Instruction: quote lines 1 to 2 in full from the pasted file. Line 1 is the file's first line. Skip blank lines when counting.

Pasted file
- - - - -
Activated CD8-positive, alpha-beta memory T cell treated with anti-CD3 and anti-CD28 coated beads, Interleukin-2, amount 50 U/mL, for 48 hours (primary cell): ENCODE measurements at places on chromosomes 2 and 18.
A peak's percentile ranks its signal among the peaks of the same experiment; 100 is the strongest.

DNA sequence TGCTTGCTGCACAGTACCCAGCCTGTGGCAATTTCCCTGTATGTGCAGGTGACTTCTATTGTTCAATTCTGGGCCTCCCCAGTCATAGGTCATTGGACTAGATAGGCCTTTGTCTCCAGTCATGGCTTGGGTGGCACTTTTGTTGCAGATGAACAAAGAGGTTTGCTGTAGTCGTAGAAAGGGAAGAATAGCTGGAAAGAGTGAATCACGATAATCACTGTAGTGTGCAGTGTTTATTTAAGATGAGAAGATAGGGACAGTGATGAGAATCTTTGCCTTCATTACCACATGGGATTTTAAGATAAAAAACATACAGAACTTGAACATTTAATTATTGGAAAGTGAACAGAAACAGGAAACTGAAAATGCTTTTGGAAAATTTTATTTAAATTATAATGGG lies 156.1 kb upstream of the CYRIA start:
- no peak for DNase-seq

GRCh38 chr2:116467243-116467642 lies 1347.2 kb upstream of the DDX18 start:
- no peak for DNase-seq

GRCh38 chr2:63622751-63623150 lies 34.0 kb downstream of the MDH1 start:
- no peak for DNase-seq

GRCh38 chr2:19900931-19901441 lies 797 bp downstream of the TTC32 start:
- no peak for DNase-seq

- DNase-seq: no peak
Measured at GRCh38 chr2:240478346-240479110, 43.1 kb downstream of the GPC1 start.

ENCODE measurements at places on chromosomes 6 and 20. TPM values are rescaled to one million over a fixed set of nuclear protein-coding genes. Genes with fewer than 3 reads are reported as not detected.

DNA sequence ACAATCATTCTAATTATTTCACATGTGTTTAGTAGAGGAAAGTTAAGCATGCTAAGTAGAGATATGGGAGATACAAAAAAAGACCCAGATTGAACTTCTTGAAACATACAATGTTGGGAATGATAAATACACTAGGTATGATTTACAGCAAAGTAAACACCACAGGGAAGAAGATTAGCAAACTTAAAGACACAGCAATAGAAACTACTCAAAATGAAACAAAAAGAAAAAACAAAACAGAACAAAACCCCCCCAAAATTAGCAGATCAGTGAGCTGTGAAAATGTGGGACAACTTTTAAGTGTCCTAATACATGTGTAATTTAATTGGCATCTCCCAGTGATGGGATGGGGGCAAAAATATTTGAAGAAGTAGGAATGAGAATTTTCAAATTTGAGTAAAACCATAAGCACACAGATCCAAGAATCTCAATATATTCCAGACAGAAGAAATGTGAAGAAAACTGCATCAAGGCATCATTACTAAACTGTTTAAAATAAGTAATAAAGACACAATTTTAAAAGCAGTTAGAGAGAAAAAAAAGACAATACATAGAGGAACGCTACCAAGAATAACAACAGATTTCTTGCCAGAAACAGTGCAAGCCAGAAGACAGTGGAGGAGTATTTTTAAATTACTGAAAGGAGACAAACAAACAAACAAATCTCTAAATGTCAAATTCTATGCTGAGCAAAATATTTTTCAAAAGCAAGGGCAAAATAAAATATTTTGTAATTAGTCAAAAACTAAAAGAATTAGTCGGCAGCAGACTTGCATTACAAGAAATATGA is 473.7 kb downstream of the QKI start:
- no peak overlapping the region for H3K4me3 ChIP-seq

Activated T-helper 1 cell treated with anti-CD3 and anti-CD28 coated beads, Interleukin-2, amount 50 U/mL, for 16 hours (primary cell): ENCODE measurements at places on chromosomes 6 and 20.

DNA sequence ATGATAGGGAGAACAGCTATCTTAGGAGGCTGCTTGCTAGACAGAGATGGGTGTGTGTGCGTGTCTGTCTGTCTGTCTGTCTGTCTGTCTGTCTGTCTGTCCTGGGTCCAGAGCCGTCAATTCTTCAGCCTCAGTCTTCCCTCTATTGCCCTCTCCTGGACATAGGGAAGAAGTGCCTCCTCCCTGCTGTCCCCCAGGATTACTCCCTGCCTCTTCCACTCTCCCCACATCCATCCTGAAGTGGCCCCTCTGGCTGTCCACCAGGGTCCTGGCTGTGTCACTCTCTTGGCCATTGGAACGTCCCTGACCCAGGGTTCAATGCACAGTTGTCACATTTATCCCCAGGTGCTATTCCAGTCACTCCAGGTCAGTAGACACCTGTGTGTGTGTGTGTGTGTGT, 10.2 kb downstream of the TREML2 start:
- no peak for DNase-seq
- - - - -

Activated CD8-positive, alpha-beta memory T cell treated with anti-CD3 and anti-CD28 coated beads, Interleukin-2, amount 50 U/mL, for 48 hours (primary cell): ENCODE measurements at places on chromosomes 2 and 18.
A peak's percentile ranks its signal among the peaks of the same experiment; 100 is the strongest.